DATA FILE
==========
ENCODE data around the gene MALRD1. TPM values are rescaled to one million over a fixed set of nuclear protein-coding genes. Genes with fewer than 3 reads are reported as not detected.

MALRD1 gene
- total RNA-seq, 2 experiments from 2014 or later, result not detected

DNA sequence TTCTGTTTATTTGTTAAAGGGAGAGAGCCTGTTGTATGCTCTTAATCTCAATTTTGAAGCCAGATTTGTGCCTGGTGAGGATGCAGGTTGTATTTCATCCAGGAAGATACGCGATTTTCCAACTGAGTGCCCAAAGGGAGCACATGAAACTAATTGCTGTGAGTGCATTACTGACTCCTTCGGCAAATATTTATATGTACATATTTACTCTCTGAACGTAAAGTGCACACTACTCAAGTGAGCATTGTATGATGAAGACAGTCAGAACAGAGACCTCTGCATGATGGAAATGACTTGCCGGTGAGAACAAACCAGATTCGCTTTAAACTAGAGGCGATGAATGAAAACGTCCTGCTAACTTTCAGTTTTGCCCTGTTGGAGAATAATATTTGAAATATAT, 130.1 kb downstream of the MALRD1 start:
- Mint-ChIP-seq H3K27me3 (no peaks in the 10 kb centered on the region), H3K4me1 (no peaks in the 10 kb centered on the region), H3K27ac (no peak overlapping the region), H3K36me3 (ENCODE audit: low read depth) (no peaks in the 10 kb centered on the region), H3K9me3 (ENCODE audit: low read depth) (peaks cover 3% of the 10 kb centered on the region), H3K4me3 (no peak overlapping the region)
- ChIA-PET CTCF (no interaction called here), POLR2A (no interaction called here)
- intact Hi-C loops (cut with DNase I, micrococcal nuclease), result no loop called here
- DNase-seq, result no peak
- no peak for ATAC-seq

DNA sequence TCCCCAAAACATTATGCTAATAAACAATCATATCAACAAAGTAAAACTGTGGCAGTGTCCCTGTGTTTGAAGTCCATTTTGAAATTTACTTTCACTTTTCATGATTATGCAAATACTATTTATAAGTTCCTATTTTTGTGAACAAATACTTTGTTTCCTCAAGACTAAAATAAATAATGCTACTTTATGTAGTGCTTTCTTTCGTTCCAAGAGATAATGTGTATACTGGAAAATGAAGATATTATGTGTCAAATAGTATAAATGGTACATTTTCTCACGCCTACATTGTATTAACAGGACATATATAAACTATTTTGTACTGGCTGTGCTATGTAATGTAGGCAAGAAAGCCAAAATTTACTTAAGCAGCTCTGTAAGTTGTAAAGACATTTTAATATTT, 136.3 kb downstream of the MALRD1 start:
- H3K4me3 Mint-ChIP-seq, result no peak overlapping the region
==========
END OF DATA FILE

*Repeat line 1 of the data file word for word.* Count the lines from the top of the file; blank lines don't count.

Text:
ENCODE data around the gene MALRD1. TPM values are rescaled to one million over a fixed set of nuclear protein-coding genes. Genes with fewer than 3 reads are reported as not detected.